AND implement them early.
It’s a perfect opportunity Fix the problems that are easy to fix.
BUT you must ONLY fix what the KNOWN cause of the problems
AND you know how to MEASURE the improvements
The fix may be a simple adjustment of the process steps.
And a simple change could save hours of work
One approach to identifying improvements is the simple 5S
Sort – sort out your stuff so it’s easily acessible
Shine – clean everything
Set-in Place – choose who will maintain the clean work place
Standardise – Do the same each time
Sustain – Ensure all the abive are repeated as often as needed.
Another technique is to apply the 20 questions strategy to EVERY task on the diagrams:
3. Obtain customer needs
If it’s not known EXACTLY what the customer wants or needs.
Now’s the time to find out.
Surveys or questionnaires are used to do this
Or even interviews.
But the key thing.
The customer’s needs MUST be transferred into measurable characteristics of your services.
Known as Critical-to-Quality measures (CTQ )or performance measures
You will already have some performance data from the DEFINE stage
But the measure MUST relate to the problem identified.
Some people like to measure what’s easy, or even worse what looks good.
- A customer wants their order on time. Measuring the number of orders sent out each day does not help but it may make the team look good.
This is avoided in when Six Sigma is implemented properly.
Remember this too:
Customers don’t have to be external to the company
They CAN be internal or even stakeholders of the current project.
Example of CTQs:
Fast delivery - Time taken to deliver
Durable product - Lifespan and reliability level
Accuracy of processing - number of errors found
4. Gather initial metrics
Once it’s known what customers want
We collect data on the key measures.
measure the performance of the current process.
This is done in different ways depending on the type of data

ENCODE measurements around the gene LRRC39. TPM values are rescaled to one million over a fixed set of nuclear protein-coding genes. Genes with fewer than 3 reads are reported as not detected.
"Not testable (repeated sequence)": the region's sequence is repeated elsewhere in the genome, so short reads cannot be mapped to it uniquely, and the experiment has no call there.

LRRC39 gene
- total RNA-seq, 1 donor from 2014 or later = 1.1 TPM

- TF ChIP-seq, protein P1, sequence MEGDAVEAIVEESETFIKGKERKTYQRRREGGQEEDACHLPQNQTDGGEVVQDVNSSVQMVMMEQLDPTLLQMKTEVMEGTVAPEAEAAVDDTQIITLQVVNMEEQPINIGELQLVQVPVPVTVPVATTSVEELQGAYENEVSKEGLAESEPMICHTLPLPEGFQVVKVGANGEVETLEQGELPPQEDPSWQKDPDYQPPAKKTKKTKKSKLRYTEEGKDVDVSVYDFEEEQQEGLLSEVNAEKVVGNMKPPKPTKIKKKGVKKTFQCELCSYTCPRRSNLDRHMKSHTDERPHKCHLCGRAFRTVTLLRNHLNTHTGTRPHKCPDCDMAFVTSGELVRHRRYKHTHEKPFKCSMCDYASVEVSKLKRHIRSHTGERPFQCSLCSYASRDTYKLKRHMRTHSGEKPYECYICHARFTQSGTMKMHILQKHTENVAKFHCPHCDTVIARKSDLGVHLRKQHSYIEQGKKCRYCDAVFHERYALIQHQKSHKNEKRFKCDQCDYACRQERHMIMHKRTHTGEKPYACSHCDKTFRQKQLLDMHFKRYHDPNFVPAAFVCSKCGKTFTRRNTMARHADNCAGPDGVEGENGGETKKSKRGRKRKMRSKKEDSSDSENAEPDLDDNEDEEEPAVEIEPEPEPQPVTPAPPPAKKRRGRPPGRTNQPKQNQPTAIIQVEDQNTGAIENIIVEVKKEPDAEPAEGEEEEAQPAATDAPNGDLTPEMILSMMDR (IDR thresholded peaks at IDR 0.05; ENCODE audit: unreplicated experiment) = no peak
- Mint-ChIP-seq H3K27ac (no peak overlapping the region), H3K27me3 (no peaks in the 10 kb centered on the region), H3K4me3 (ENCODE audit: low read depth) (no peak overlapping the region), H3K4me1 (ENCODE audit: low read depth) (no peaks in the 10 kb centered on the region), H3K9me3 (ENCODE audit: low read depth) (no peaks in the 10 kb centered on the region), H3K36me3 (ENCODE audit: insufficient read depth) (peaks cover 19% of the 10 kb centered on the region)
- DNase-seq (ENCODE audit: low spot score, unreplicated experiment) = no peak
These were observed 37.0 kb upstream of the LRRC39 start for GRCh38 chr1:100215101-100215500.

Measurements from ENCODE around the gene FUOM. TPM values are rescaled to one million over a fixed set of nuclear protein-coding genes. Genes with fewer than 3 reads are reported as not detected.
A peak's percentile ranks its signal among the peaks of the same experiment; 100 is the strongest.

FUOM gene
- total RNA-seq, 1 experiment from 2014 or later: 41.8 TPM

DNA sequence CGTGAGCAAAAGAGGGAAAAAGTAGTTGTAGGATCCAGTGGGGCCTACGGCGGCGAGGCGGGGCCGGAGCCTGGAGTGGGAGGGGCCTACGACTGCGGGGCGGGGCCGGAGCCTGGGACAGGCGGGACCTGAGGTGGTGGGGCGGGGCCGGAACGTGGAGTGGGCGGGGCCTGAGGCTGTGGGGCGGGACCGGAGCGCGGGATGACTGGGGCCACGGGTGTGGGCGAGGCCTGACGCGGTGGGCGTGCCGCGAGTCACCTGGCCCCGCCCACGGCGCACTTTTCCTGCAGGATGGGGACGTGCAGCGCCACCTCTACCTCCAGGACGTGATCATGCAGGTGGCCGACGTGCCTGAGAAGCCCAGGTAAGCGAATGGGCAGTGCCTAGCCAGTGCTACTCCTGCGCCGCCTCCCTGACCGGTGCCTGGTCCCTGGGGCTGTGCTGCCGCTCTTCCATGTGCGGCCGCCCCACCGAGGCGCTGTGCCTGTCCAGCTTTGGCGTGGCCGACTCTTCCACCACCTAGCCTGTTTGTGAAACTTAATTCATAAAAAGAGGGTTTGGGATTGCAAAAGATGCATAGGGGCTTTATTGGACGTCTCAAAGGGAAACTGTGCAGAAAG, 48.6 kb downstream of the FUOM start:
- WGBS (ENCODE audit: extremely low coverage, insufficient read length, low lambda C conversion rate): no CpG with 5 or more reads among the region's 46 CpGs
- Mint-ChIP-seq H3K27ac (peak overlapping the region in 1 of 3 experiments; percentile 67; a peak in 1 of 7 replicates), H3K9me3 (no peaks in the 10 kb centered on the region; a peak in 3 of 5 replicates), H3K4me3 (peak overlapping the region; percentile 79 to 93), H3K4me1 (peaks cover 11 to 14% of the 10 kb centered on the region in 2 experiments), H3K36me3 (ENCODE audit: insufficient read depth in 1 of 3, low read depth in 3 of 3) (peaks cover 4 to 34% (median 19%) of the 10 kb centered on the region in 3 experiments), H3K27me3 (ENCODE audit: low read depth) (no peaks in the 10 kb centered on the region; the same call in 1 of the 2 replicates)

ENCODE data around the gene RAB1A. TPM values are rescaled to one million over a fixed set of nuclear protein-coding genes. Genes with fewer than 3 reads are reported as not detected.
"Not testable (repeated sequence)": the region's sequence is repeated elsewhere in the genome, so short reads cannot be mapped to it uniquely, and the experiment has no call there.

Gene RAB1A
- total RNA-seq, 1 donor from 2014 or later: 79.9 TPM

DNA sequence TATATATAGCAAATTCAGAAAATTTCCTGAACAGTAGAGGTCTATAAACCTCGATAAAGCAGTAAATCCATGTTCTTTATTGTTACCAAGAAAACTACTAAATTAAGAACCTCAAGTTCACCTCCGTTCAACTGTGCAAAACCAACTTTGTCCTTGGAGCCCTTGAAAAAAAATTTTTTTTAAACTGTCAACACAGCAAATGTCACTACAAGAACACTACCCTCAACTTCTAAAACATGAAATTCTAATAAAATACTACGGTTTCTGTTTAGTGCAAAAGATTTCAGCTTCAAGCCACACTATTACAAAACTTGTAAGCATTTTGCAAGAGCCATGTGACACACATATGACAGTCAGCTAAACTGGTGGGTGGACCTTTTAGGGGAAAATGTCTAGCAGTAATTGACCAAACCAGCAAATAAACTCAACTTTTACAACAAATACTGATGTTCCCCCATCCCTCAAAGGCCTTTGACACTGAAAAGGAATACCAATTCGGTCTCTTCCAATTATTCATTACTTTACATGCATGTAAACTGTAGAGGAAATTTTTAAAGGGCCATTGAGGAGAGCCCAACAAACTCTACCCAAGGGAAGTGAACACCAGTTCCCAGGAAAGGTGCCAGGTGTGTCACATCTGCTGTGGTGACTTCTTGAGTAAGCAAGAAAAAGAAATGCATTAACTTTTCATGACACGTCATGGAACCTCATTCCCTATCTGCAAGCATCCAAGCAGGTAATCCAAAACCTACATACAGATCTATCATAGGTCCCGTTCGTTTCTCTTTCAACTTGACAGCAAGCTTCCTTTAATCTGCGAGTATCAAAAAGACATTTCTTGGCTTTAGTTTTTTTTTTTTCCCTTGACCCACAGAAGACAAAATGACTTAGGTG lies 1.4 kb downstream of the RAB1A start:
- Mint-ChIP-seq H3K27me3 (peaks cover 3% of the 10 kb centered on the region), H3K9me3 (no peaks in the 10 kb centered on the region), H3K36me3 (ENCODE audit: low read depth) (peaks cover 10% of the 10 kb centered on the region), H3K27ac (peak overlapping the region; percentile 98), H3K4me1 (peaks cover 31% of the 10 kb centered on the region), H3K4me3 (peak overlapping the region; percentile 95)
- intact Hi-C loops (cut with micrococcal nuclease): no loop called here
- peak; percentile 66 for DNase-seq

Measurement – e,g, time, speed, costs
Count – e.g. Errors, defects,
Regardless of which tyoe of data is measured, it’s always useful to work out
1. the mean – average of a set of numbers
2. Median – the midpoint
3. Mode – the most frequently appearing
Other measures of variability include:
4. Range – difference between the largest and and smallest
5. Variance – Sum of squared differences (COMPLEX)
6. Standard Deviation – (COMPLEX)
5. Determine current Sigma
Determining current sigma is a very time consuming task.
In Six Sigma this is an absolute MUST.
BUT if you’re simply adding six sigma techniques to your BA project, then you don’t really need to do it to such a statistical degree.
Here’s a six sigma calculator if you have the data and are working on a six sigma project where knowing this is vital
6. Stratify the data
Stratifying the data allows you to look at the issues from different angles
Remember YOU will need to work hard at getting your hands on the data.
It can be quite difficult.
But don’t give up.
Because knowing stats gives you a great position to make very important decisions in the future.
Look at differences in time, place, type, and symptom of the problem
Pareto Analysis is a technique that towers above many others due to it’s simple nature.
20% of the problems cause 80% of the issues.
Pareto WILL allow you to identify the most impactful problem to address
Or put even simpler – 80% of your revenue is generated by 20% of your products.
[IMAGE Pareto chart example]
Other stratification techniques include:
Six Sigma Bar charts:
Six Sigma bar charts will show differences beetween categories
And the construction of bar charts is very simple:
Label the vertical axis with the performance unit of measure (UOM) and the horizontal axis with the categories.
Six Sigma Pie charts:
The pie chart shows relative portions of data
Variables can be broken down into categories such as type, job, department, regon, store.
It’s the perfect way to stratify the CTQs I mentioned earlier by errors in different times places or areas.
Now that the data has been stratified.
It’s time to move on to studying the variation.
Let’s look at some of the techniques used to do this:
7. Determine initial value proposition
In Six Sigma you must clarify the Problem Statement
By now you will have much more knowledge of the problem(s) at hand
At this point try to estimate how much money could be saved
Define or refine any previously determined improvement targets